And normally, almost always, I’d say that the artists are in no particular order. That they’re seemingly disconnected, because I don’t really plan which photographer ends up in which piece.

Sure, that’s still the case. But when I looked through the last group of portfolios, I kept thinking the same thing.

Sad pictures.
More sad pictures.

Then, even when the pictures weren’t overtly sad, because of the other pictures, contextually, they still felt sad.

It was like the sad energy from Deep Winter was trying to creep back into my psyche, here, one day into the far-less-daunting Mid-Winter.

Do you see what I did there?

I bait-and-switched you.

Silly opening, depressing photos.

Here we go.

First up, we’ve got Bernadette Fox, who was visiting from Minnesota. She told me she was a filmmaker before she was a photographer, and that her career had taken many twists and turns.

We looked at one group of photos she shot in Morocco, of an arranged wedding, and they were really cool, for sure.

But I was perhaps a bit more interested in her next group of photos, a long-term project shot on film, and we jumped right into editing mode.

Yes to this, no to that: we separated the prints into two groups.

In the best of theses photographs, (which were edited down in the ensuing months,) the energy, the sweet vibe of loss, comes through via color and light palette, as much as anything.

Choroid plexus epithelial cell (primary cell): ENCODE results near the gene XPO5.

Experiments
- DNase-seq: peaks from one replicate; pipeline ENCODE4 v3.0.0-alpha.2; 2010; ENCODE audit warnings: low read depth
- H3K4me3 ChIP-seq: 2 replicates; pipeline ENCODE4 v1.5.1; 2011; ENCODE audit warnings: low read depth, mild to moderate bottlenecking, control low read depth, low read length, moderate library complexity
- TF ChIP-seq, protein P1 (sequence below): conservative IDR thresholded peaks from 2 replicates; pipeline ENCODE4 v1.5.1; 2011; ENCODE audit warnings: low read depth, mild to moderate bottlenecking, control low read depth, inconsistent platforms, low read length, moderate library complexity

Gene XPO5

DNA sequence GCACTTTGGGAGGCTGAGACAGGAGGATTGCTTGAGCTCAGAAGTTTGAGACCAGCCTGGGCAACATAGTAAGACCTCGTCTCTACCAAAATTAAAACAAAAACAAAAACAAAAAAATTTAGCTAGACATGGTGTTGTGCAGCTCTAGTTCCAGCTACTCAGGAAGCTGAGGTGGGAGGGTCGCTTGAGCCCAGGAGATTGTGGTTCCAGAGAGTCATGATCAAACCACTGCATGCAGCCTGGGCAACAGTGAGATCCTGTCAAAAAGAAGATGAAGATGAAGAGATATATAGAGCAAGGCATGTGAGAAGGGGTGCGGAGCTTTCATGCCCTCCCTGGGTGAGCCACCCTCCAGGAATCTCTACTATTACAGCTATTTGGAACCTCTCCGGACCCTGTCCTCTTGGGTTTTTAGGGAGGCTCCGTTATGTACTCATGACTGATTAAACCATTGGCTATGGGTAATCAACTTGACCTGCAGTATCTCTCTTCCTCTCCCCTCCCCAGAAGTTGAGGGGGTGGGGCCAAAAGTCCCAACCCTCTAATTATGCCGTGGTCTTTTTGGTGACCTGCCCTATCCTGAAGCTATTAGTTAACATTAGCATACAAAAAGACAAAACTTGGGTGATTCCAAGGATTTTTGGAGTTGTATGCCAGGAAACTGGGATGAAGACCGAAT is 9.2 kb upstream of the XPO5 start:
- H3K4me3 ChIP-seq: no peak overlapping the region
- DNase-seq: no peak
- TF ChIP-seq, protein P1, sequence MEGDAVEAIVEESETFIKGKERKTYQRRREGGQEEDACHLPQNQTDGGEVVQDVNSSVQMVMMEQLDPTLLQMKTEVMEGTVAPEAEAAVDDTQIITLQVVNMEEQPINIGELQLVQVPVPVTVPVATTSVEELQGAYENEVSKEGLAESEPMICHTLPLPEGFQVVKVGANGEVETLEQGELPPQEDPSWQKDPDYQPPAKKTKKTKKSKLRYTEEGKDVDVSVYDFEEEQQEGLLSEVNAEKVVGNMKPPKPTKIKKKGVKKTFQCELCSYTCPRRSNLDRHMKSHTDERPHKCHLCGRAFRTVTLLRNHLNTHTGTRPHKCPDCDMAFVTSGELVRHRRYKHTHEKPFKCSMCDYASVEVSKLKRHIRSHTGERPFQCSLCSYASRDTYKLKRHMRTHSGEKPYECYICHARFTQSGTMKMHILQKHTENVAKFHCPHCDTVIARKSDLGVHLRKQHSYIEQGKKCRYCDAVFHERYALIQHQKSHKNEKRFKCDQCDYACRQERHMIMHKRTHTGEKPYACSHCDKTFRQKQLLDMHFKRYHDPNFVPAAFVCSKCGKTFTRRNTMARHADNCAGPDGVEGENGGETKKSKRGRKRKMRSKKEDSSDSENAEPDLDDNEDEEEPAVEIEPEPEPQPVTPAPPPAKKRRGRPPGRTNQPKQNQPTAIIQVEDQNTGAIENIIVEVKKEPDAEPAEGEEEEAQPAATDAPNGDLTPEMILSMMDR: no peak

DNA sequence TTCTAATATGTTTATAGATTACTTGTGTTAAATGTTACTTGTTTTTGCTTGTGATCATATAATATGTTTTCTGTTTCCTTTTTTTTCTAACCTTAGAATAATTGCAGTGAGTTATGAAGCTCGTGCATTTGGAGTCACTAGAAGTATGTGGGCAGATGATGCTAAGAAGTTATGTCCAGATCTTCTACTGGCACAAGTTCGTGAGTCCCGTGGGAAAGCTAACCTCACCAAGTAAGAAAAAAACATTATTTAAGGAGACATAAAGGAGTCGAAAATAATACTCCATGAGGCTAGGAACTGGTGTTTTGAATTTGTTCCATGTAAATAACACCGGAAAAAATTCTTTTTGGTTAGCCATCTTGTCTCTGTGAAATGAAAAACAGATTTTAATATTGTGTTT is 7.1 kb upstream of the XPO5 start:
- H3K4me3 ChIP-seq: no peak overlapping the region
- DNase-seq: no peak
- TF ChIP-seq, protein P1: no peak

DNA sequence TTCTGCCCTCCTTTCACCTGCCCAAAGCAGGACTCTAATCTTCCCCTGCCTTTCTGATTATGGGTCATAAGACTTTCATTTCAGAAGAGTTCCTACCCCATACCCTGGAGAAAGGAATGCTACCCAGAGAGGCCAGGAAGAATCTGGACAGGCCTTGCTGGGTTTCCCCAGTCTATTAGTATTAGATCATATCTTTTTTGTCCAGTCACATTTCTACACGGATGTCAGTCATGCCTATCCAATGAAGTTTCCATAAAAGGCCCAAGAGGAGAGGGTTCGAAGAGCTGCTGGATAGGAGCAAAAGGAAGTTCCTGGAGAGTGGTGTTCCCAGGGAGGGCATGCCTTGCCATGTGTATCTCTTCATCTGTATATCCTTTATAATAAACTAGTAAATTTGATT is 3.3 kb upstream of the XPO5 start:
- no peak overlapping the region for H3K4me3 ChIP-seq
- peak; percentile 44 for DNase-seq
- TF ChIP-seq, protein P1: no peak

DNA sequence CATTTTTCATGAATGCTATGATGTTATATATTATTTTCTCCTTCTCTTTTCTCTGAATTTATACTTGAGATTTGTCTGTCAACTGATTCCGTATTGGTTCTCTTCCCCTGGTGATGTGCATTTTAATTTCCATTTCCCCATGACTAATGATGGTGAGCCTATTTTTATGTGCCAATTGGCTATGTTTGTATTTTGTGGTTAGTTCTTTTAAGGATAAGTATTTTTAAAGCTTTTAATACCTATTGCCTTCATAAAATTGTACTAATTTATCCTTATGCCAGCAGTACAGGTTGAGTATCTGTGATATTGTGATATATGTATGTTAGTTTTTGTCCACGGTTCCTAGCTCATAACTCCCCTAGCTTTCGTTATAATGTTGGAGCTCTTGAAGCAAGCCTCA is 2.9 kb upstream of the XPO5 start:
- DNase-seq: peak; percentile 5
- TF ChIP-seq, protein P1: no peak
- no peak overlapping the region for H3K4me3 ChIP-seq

The ever-so-slight color shifts that come with time.

It’s the good kind of pain, like pulling out a splinter with a sharp pair of tweezers.

 

Next, we’ve got William Davis, an artist I met at the portfolio walk. I have to admit, I was multi-tasking, as I’d just come back from dinner with a student, was doing a tour of the room with another student, while simultaneously trying to scout projects for you guys.

But I noticed William’s night-time pictures out of the corner of my eye, and made a move straight to them, knowing almost from the glowing glance that I’d like them.

(Is it OK to have developed the 6th sense, after so many festivals?)

He said the project was all about documenting light pollution, on multiple continents. From Cusco, Peru to Kalamazoo.

They’re super-cool, even if the subject is (literally) dark.